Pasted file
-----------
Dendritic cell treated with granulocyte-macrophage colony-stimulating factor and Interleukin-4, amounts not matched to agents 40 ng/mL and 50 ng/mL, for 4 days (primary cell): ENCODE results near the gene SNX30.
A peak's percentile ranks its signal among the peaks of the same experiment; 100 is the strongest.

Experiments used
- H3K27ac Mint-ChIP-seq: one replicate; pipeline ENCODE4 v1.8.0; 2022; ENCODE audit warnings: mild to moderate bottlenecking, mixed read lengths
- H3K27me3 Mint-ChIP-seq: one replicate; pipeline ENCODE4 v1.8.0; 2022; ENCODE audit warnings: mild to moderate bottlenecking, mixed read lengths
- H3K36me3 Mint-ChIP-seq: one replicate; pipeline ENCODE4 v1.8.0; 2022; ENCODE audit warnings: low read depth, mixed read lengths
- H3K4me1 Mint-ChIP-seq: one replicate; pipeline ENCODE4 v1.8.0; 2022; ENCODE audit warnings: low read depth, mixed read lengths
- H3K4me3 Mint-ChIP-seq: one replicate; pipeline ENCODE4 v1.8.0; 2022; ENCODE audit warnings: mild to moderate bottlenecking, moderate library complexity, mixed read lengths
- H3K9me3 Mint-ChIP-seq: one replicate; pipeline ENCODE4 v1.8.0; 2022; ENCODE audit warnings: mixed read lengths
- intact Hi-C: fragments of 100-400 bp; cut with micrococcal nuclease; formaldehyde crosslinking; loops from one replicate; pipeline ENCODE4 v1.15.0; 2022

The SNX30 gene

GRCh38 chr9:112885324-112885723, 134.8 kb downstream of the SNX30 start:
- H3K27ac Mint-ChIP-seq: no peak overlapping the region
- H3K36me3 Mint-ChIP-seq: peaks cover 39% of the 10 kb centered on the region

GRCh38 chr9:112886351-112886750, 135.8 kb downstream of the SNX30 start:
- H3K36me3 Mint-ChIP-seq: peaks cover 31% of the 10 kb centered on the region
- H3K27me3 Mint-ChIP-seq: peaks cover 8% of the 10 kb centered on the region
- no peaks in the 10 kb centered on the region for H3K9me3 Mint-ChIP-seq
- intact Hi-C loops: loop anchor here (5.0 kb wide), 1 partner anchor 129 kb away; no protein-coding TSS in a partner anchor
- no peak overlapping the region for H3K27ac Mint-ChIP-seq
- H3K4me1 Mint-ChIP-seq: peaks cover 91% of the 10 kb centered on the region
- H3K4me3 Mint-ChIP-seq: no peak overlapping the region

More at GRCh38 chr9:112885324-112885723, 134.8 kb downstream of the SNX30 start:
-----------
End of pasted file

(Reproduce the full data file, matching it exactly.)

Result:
Dendritic cell treated with granulocyte-macrophage colony-stimulating factor and Interleukin-4, amounts not matched to agents 40 ng/mL and 50 ng/mL, for 4 days (primary cell): ENCODE results near the gene SNX30.
A peak's percentile ranks its signal among the peaks of the same experiment; 100 is the strongest.

Experiments used
- H3K27ac Mint-ChIP-seq: one replicate; pipeline ENCODE4 v1.8.0; 2022; ENCODE audit warnings: mild to moderate bottlenecking, mixed read lengths
- H3K27me3 Mint-ChIP-seq: one replicate; pipeline ENCODE4 v1.8.0; 2022; ENCODE audit warnings: mild to moderate bottlenecking, mixed read lengths
- H3K36me3 Mint-ChIP-seq: one replicate; pipeline ENCODE4 v1.8.0; 2022; ENCODE audit warnings: low read depth, mixed read lengths
- H3K4me1 Mint-ChIP-seq: one replicate; pipeline ENCODE4 v1.8.0; 2022; ENCODE audit warnings: low read depth, mixed read lengths
- H3K4me3 Mint-ChIP-seq: one replicate; pipeline ENCODE4 v1.8.0; 2022; ENCODE audit warnings: mild to moderate bottlenecking, moderate library complexity, mixed read lengths
- H3K9me3 Mint-ChIP-seq: one replicate; pipeline ENCODE4 v1.8.0; 2022; ENCODE audit warnings: mixed read lengths
- intact Hi-C: fragments of 100-400 bp; cut with micrococcal nuclease; formaldehyde crosslinking; loops from one replicate; pipeline ENCODE4 v1.15.0; 2022

The SNX30 gene

GRCh38 chr9:112885324-112885723, 134.8 kb downstream of the SNX30 start:
- H3K27ac Mint-ChIP-seq: no peak overlapping the region
- H3K36me3 Mint-ChIP-seq: peaks cover 39% of the 10 kb centered on the region

GRCh38 chr9:112886351-112886750, 135.8 kb downstream of the SNX30 start:
- H3K36me3 Mint-ChIP-seq: peaks cover 31% of the 10 kb centered on the region
- H3K27me3 Mint-ChIP-seq: peaks cover 8% of the 10 kb centered on the region
- no peaks in the 10 kb centered on the region for H3K9me3 Mint-ChIP-seq
- intact Hi-C loops: loop anchor here (5.0 kb wide), 1 partner anchor 129 kb away; no protein-coding TSS in a partner anchor
- no peak overlapping the region for H3K27ac Mint-ChIP-seq
- H3K4me1 Mint-ChIP-seq: peaks cover 91% of the 10 kb centered on the region
- H3K4me3 Mint-ChIP-seq: no peak overlapping the region

More at GRCh38 chr9:112885324-112885723, 134.8 kb downstream of the SNX30 start: